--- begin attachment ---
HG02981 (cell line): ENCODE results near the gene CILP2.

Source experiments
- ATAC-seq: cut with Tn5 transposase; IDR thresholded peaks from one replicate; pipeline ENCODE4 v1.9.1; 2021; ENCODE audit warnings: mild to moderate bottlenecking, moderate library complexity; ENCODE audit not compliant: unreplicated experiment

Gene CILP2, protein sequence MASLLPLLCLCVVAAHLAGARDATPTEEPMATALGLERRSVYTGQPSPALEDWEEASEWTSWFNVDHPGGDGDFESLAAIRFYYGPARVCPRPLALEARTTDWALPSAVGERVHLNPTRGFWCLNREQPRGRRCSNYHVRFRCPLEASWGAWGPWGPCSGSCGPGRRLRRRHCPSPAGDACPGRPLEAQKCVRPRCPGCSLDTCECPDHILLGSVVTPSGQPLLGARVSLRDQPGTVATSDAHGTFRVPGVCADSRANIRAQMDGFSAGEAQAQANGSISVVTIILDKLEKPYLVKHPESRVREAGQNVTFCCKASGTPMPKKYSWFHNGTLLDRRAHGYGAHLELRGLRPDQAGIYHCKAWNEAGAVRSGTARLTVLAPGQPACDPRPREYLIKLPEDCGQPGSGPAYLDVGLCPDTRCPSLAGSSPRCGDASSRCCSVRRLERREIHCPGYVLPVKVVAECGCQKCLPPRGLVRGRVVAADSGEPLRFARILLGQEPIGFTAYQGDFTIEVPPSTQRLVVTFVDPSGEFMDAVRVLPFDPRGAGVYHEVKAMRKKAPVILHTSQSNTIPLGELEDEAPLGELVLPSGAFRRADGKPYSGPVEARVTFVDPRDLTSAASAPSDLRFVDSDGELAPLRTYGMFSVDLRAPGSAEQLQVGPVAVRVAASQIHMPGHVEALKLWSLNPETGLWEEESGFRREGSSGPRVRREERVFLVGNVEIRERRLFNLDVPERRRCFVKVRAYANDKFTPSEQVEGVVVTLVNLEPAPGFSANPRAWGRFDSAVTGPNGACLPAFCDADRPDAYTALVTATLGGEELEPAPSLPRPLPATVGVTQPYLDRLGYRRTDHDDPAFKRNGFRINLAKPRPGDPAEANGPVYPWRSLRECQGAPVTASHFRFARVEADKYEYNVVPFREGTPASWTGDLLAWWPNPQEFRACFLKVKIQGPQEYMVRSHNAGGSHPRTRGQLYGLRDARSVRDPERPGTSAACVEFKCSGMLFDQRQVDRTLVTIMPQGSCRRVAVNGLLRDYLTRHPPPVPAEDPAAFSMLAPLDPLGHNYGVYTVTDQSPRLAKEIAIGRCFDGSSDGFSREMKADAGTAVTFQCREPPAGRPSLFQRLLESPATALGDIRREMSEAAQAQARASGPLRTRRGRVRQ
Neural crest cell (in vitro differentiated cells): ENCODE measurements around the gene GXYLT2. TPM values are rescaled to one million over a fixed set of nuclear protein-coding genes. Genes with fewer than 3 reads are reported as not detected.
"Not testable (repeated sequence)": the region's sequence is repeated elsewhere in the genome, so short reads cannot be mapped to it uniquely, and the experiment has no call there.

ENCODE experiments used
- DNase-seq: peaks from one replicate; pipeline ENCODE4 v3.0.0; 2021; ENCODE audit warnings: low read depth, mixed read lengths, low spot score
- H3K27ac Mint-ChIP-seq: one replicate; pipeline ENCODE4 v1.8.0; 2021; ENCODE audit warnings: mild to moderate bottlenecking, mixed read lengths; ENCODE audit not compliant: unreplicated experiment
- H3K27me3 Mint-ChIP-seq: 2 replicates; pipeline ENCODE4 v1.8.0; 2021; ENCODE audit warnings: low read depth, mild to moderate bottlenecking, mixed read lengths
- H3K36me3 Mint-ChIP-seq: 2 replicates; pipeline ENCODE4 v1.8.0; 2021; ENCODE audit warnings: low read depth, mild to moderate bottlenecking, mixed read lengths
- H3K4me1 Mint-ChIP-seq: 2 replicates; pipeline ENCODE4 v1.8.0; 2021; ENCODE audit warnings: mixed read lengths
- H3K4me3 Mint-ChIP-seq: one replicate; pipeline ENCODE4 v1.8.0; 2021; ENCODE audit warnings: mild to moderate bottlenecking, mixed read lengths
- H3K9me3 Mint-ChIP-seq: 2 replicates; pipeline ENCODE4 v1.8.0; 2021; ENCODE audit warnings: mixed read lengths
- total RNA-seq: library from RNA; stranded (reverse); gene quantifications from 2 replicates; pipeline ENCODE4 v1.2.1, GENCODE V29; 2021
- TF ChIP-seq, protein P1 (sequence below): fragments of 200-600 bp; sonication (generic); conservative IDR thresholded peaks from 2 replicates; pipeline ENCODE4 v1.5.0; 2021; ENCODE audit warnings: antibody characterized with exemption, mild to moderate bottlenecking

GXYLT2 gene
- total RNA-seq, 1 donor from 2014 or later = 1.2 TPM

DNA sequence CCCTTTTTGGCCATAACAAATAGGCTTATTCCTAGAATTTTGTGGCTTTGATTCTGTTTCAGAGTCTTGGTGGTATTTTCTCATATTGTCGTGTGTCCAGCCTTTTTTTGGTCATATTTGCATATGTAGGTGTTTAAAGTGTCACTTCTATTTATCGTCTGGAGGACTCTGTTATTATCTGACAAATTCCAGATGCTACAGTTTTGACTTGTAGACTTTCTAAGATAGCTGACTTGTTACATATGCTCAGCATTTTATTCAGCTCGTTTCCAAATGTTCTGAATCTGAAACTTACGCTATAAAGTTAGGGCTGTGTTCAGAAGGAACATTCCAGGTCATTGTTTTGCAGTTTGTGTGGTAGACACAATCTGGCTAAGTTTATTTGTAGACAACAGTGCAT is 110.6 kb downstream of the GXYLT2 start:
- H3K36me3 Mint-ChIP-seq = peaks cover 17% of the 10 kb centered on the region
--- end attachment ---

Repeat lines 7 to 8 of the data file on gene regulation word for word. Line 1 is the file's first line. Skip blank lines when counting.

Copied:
ENCODE experiments used
- DNase-seq: peaks from one replicate; pipeline ENCODE4 v3.0.0; 2021; ENCODE audit warnings: low read depth, mixed read lengths, low spot score